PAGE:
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408-Inch Mopar Stroker

600 HP On Pump Gas

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When we heard that Mopar Performance had introduced 4-inch-stroke replacement cranks for its small-block engine family, we took notice. When we found out these cast-steel gems can be snagged for under $300, we had to have one. The cranks are available for either the 2.500-inch small main journal size used in the 273/318/340 series or a 2.810-inch 360-size main. We leaned towards the 360 crank, since 360 cores are still easy pickings and come with a standard bore of 4 inches, yielding 408 cubes of Mopar muscle with the stroker crank and a 0.030-inch overbore. With that in mind, we yanked a 360 from a ’72 Dodge van at the boneyard and were in big-inch small-block business.

Stroke’s The Word

With a block deck height of 9.6 inches and a cam location up and out of the way, the small-block Mopar’s crankcase is plenty roomy for a big 4-inch arm. Block mods for this combo are limited to some minor notching at the bottoms of the bores for rod bolt clearance. In contrast to other more modestly endowed small-blocks, all factory Mopar small-blocks came sporting long 6.123-inch rods. The combination of lofty decks and long rods enables the stoker combo to come together with a reasonable rod ratio of 1.53:1, while keeping the piston pin clear of the oil ring in a standard ring package.

Besides the stroker crank, putting together any stroker project requires specific pistons with a correspondingly shorter compression height than a standard slug. Although a long-stroke engine often evokes images of a lazy, low-rpm torque brute, we planned on building ours for big torque and ample top-end horsepower. To this end, we elected to fill the bottom end with premium components. Diamond Racing, a company long known in Mopar circles as a pipeline for serious race hardware, supplied lightweight forged stroker flattops with a factory pin diameter of 0.9842 inch. With the long stroke, a flattop piston can be dialed in to quite a wide range of compression ratios depending upon chamber volume.

While adding cubes is easy, getting them to pay off requires catering to the engine’s increased craving for air. We looked no further than the Mopar Performance catalog and ordered a set of W-2 iron performance heads, which were first introduced in 1976. Though the W-2 is a performance upgrade over any production head, we pulled out our grinder and gave them a basic home porting job (see “Basic Head Porting,” Feb. ’02). The W-2 responded well to our efforts, yielding a 315-cfm intake flow, and 230 cfm of exhaust (with flow pipe) compared to 245/140-cfm stock, as tested on Westech’s SuperFlow 600 flowbench.

Why use an “exotic” head like the W-2? Essentially, the W-2 and other similar aftermarket heads address and correct several bottlenecks to performance inherent in the small-block Mopar head architecture by offsetting the intake rockers to move the pushrods away from the center of the port for increased intake-port width. With the factory valvetrain, the intake port’s cross-sectional area is limited adjacent to the pushrods, while the W-2’s layout makes room for a wider port at the pushrod pinch. The W-2’s wider oval intake ports require a corresponding W-2 intake manifold. At the other end, the W-2 has raised exhaust ports and a spread bolt pattern at the header flange.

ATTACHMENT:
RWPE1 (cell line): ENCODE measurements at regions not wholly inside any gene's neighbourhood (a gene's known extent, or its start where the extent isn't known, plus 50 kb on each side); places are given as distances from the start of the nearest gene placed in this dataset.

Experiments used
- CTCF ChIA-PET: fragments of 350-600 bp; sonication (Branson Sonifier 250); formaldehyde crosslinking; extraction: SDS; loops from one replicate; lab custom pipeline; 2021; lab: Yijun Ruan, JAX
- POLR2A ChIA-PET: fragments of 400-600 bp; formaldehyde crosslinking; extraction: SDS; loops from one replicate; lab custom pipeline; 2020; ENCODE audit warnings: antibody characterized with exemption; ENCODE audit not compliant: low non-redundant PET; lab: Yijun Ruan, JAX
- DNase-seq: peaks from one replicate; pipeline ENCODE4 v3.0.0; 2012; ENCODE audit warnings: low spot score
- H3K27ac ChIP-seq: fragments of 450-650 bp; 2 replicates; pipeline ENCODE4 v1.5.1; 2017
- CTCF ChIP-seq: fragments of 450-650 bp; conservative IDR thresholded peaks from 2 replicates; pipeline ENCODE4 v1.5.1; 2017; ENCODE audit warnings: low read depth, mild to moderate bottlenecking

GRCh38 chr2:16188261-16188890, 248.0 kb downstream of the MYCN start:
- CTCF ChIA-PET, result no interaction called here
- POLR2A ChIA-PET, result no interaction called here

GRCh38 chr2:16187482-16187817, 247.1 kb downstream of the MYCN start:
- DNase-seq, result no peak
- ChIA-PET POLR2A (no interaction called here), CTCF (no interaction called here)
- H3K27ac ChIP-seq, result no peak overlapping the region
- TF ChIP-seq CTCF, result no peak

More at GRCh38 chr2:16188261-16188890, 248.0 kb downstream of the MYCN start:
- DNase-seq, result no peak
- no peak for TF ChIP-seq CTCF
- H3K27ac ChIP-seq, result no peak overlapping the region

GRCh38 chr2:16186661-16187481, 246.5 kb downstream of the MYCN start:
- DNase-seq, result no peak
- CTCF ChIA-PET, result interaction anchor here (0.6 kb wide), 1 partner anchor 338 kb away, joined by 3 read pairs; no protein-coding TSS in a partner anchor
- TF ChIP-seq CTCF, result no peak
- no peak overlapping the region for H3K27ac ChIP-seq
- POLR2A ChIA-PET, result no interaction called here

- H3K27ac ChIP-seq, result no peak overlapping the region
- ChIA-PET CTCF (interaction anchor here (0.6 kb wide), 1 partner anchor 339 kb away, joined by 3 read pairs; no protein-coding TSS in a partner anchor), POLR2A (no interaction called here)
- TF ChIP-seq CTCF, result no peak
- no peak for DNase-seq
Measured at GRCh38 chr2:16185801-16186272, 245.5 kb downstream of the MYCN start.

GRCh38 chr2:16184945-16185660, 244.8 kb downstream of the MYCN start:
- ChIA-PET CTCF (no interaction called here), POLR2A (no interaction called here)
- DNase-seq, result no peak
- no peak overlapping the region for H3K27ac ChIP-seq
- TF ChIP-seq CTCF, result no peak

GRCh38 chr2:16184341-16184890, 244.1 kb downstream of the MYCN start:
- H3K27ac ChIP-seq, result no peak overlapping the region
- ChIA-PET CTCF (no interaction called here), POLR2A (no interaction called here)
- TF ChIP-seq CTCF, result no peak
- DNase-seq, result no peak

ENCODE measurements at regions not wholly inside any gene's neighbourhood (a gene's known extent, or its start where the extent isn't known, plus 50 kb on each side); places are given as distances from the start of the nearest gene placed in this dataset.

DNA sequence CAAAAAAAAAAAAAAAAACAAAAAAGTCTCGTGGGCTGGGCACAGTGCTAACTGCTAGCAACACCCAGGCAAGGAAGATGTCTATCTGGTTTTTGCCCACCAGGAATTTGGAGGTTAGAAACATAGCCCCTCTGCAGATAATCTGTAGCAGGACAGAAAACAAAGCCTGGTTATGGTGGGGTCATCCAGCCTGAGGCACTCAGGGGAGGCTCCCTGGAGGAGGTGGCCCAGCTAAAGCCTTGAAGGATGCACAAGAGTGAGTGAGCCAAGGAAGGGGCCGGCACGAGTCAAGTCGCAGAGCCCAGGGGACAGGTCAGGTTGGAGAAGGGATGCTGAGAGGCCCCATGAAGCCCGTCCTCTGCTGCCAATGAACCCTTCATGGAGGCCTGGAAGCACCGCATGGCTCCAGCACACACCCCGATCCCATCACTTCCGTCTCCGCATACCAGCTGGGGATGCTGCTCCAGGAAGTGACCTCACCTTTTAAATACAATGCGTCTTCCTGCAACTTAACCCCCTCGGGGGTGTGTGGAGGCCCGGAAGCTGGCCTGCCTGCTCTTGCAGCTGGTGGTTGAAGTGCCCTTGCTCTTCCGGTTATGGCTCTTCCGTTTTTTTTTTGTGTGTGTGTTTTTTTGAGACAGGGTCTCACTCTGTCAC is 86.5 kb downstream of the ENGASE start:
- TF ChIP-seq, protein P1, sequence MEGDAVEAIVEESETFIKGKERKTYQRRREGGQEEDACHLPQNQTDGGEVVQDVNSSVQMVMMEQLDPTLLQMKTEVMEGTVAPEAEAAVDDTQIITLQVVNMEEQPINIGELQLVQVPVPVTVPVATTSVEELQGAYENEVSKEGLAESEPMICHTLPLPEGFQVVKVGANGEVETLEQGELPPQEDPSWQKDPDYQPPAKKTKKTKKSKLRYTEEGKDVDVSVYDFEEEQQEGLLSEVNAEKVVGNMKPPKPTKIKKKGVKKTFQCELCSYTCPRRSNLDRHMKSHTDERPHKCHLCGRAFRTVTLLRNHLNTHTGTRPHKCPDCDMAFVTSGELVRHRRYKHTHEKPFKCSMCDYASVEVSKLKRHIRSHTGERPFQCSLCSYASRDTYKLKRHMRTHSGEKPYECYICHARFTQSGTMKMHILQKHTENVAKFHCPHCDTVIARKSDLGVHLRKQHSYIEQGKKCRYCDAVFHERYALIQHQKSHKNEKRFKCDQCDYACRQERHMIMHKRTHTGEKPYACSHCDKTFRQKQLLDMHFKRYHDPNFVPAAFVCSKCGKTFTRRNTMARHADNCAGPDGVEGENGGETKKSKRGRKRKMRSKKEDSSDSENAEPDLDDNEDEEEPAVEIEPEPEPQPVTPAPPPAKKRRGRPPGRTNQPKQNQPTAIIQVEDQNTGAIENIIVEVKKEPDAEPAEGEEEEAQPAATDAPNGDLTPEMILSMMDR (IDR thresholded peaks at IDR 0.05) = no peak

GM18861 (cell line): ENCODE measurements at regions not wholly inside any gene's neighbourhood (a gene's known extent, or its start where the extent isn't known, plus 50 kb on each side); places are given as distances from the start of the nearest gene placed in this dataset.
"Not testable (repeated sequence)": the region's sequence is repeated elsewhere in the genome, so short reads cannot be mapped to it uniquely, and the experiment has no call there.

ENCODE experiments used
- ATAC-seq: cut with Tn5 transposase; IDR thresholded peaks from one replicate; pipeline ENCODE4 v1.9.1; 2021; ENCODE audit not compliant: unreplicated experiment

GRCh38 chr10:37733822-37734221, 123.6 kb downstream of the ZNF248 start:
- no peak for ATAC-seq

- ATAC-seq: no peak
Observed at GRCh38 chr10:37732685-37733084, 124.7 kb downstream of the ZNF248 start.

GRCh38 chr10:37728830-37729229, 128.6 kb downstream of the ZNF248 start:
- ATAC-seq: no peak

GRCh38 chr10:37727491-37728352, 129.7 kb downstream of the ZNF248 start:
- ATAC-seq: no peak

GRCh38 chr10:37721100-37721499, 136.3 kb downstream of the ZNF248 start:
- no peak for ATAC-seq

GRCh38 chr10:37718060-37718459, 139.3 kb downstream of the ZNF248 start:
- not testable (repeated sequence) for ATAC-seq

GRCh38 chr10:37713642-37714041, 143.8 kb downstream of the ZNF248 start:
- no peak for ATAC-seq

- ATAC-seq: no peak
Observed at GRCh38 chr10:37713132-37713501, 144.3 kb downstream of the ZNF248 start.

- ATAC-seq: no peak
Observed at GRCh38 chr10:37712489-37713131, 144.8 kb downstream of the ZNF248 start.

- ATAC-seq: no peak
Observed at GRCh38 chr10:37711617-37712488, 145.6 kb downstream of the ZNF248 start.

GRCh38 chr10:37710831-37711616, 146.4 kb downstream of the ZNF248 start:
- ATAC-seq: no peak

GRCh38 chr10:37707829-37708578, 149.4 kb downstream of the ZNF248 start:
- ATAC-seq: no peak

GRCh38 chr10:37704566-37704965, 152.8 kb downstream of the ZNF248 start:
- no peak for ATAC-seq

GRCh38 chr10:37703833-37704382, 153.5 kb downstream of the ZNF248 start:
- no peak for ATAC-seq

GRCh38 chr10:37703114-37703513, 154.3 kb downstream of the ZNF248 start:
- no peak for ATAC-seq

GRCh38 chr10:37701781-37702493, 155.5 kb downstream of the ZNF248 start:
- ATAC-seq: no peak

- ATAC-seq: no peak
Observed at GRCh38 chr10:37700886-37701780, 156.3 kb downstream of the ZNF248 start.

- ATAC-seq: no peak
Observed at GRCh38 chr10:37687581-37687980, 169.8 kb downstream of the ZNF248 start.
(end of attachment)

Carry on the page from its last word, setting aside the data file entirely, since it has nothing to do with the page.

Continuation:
The bolt pattern change allows easy installation of large-tube headers, whereas the stock layout causes the header bolts to be crimped against the tubes—even with 1-5/8-inch street headers. Finally, the W-2 is available in a long-valve version, which increases the valvespring installed height from the factory1.65 inches to 2.00 inches, making room for the stouter springs needed to go with high-lift cams. W-2s come in a number of different chamber configurations. Our W-2 has the standard 70cc production-style open chamber. After the porting work, we had 75 cc’s for a compression ratio of 10.4:1. Milling the heads can bring the ratio near 12:1 with the same flattop pistons.

With lots of cubes and plenty of airflow, the next choice is the camshaft. We wanted to open the valves enough to take advantage of the good flow of our W-2 heads, but we didn’t want the huge duration that a flat tappet would require to meet our desired lift goals. Fast valve action and reliability with high lifts at the accompanying high spring loads steered us towards a solid-roller. We went with the smallest solid-roller in Crane’s lineup, a 260/266 @ 0.050-inch grind.

This Mopar 408 is a rowdy little thumper with enough lope to know it means business, but docile enough to idle nicely at 950 rpm—although with less than 5 inches of vacuum it’s no pussycat. Wind it up, and there’s over 600-plus horsepower on tap, and it’s all Mopar.

SOURCES
Crane Cams
530 Fentress Blvd.
Daytona Beach
FL  32114
3-86/-252-1151
N/A
www.cranecams.com
Mopar Performance Headquarters
Strongsville
OH  44136-9919
Demon Carburetion
Dahlonega
Ge
7-06/-864-8544
barrygrant.com
Probe Industries
1650 W. 228th St.
Torrance
CA  90501
310-784-2977
www.probeindustries.com
Diamond Racing
Clinton Twp
MI
8-77/-552-2112
www.diamondracing.net
Total Seal
Phoenix
AZ
800-874-2753
totalseal.com
Eagle Specialty Products
Southaven
MS
6-62/-796-7373
eaglerod.com
Tube Technologies Inc.
909-371-4878
www.ttiexhaust.com
Jim Grubbs Motorsports
28130 Crocker Ave.
Unit 331
Valencia
CA  91355
661-257-0101
Westech Performance Group
11098 Venture Dr., Unit C
Mira Loma
CA  91752
9-09/-685-4767
www.westechperformance.com
Milodon Inc.
20716 Plummer St.
Chatsworth
CA  91311
818-407-1211
Westoaks Chrysler Dodge
Thousand Oaks
CA  91362-3684
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